In her new position, Kylie is responsible for connecting with fans and sharing the live concert experience with them, even if they can’t make it to a show—sharing stories from the concerts, delicious snack recipes, opportunities for fans to score tickets to concerts, and much more.

Keene adds, “There’s also a great mobile app fans can download that shares exclusive video content, and cool stuff like voicemails from One Direction and a cyber photo booth where fans can create images of themselves with the bands.”

This opportunity serves as a great stepping stone for Kylie in a career as a multimedia journalist. She developed an interest in the field after shadowing a reporter at a Portland news station in high school. Kylie says, “After seeing the fast-paced, ever-changing environments that journalists worked in, and the new people they met on stories each day, I knew I wanted to pursue a field that would offer the same opportunities.”

Who inspires Ms. Keene? While she admires the work of Ann Curry and Barbara Walters, she says, “I am most influenced and inspired by my peers who are currently working in the field; those I graduated with, or worked with as a news intern. I am so proud of my friends who continue to work hard as journalists, and I admire their talent and drive.”

If Kylie’s job sounds like a good fit for you, or someone you know, her advice is to “find mentors and learn from their expertise,” and “to surround yourself with individuals who inspire you, support you, and motivate you to become the best version of yourself.” She adds, “If you really want to do something, and you believe you can do it, then you will.”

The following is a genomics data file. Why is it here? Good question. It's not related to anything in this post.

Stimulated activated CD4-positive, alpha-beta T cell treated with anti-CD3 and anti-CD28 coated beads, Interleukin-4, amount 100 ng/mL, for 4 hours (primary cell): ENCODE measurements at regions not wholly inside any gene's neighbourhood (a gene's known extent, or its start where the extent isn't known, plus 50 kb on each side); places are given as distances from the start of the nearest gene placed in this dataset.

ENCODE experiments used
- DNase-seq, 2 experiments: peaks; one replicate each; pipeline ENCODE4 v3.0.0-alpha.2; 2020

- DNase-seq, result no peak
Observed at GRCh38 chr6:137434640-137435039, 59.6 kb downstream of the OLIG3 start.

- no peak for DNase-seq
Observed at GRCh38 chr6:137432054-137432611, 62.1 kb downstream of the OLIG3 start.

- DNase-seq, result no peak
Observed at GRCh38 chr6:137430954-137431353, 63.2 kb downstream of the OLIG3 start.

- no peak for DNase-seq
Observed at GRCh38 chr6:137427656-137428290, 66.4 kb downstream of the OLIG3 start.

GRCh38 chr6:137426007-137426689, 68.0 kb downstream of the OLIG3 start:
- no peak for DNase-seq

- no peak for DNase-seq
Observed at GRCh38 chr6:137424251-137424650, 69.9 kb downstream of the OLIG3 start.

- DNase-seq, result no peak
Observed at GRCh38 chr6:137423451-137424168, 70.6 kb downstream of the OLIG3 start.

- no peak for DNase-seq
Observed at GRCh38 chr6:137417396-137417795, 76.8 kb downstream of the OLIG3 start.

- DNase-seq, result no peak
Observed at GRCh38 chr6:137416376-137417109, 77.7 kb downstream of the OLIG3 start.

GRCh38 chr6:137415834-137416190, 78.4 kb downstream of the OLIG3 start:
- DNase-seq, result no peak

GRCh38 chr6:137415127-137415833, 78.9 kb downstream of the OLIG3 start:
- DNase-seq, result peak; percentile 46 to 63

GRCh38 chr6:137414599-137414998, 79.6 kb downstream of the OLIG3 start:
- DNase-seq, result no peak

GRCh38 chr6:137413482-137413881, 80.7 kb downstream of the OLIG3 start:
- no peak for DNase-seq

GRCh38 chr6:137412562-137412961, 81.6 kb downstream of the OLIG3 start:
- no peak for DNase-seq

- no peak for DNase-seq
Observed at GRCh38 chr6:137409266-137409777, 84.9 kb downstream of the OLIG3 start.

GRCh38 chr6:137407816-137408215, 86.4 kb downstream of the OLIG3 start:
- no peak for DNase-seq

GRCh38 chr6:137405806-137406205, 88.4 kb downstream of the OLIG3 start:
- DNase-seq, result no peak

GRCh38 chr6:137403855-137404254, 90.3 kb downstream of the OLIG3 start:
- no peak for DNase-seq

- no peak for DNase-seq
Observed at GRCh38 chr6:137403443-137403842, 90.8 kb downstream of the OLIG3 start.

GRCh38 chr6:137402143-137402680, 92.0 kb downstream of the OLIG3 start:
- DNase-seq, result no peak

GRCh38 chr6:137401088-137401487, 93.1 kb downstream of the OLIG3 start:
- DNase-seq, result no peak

To follow Kylie’s summer as the Nabisco 1D VIP Tour Correspondent you can check out her blog at, http://nabisco1dvip.tumblr.com/.

 

Social Networking Does Not Replace In-Person Networking

Nancy Marshall, CEO of Nancy Marshall Communications

From time to time, I meet with young professionals who are starting out in their careers and need to make connections. Some of them have the idea that they can use LinkedIn and Facebook exclusively to make connections without actually meeting people face to face.  I discourage them from relying solely on their computers for networking. Instead, I advise them to join chambers of commerce, boards of trustees, and other civic groups to meet people in person.

Online social networking is a great way to initially connect with people, but it’s no substitute for developing relationships over the long term. I recommend that you always seek out opportunities to meet with people face-to-face. It’s great to use LinkedIn, Facebook, Pinterest or other social networks before, during, or after your in-person interaction but the goal should always be to get together and do something in person. Social networks are a great way to keep track of people in between your in-person meetings.

You can’t truly get to know a person when both of you are behind your computer or smart phone screen. The best (and the worst) of people comes out during face-to-face interactions. I worry about young people who think they have ‘friends’ based on the number of connections they have on Facebook. These might be people who know your name and know what you look like, but until you’ve spent time with a person, you can’t really decide whether they are your friend or not.

My advice is to seek out the people you want to get to know either for personal or professional reasons, and invite them to lunch, or for drinks, or to a baseball game, or to go skiing or biking or hiking.  You may meet these people in a variety of settings but professional networking groups such as chambers of commerce, Rotary Club, Kiwanis and even BNI (Business Networking International) are good places to start.